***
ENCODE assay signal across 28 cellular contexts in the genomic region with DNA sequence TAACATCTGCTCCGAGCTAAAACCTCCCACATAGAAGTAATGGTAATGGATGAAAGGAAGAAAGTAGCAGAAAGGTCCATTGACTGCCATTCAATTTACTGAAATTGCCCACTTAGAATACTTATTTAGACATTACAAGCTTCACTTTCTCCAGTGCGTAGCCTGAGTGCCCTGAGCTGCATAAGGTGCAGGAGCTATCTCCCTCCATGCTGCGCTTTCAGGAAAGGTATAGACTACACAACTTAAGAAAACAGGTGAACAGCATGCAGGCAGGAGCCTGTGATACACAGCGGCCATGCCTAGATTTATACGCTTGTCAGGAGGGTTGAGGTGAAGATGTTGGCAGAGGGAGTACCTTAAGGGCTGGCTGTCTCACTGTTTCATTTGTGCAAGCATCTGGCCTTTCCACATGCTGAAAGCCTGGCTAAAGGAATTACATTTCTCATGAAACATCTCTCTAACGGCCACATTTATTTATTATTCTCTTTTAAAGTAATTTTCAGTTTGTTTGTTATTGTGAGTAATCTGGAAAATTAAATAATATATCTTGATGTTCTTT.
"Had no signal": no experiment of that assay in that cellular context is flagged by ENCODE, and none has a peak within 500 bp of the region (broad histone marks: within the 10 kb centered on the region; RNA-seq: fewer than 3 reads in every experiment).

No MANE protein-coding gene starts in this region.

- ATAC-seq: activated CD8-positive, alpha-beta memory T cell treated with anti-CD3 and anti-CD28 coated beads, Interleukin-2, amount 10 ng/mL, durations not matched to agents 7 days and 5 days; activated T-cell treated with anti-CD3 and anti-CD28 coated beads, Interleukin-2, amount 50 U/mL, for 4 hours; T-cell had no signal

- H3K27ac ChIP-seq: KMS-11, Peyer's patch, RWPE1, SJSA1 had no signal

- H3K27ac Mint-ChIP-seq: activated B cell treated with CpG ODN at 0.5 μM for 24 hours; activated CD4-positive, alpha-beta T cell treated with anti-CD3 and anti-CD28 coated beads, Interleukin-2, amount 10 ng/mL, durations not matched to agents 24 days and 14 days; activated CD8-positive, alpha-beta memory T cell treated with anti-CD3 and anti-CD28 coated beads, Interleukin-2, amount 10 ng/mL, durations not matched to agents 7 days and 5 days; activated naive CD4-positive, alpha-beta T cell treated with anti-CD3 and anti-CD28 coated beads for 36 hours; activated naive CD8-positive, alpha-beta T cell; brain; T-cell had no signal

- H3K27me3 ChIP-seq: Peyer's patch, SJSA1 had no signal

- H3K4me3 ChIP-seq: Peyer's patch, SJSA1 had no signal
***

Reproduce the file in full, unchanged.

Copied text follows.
ENCODE assay signal across 28 cellular contexts in the genomic region with DNA sequence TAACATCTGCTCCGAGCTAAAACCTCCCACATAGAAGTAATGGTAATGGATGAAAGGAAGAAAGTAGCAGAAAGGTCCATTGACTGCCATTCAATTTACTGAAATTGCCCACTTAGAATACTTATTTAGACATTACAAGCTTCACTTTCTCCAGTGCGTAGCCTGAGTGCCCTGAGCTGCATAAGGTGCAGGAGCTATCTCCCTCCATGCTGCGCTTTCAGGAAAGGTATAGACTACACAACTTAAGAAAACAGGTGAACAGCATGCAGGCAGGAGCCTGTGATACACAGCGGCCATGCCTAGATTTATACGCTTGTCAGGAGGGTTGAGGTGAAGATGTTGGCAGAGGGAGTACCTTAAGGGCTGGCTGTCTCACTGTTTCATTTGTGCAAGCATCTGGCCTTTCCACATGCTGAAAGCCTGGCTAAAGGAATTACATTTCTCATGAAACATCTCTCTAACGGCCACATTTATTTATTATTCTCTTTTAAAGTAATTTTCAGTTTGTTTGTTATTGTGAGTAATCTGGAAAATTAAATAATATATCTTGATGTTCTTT.
"Had no signal": no experiment of that assay in that cellular context is flagged by ENCODE, and none has a peak within 500 bp of the region (broad histone marks: within the 10 kb centered on the region; RNA-seq: fewer than 3 reads in every experiment).

No MANE protein-coding gene starts in this region.

- ATAC-seq: activated CD8-positive, alpha-beta memory T cell treated with anti-CD3 and anti-CD28 coated beads, Interleukin-2, amount 10 ng/mL, durations not matched to agents 7 days and 5 days; activated T-cell treated with anti-CD3 and anti-CD28 coated beads, Interleukin-2, amount 50 U/mL, for 4 hours; T-cell had no signal

- H3K27ac ChIP-seq: KMS-11, Peyer's patch, RWPE1, SJSA1 had no signal

- H3K27ac Mint-ChIP-seq: activated B cell treated with CpG ODN at 0.5 μM for 24 hours; activated CD4-positive, alpha-beta T cell treated with anti-CD3 and anti-CD28 coated beads, Interleukin-2, amount 10 ng/mL, durations not matched to agents 24 days and 14 days; activated CD8-positive, alpha-beta memory T cell treated with anti-CD3 and anti-CD28 coated beads, Interleukin-2, amount 10 ng/mL, durations not matched to agents 7 days and 5 days; activated naive CD4-positive, alpha-beta T cell treated with anti-CD3 and anti-CD28 coated beads for 36 hours; activated naive CD8-positive, alpha-beta T cell; brain; T-cell had no signal

- H3K27me3 ChIP-seq: Peyer's patch, SJSA1 had no signal

- H3K4me3 ChIP-seq: Peyer's patch, SJSA1 had no signal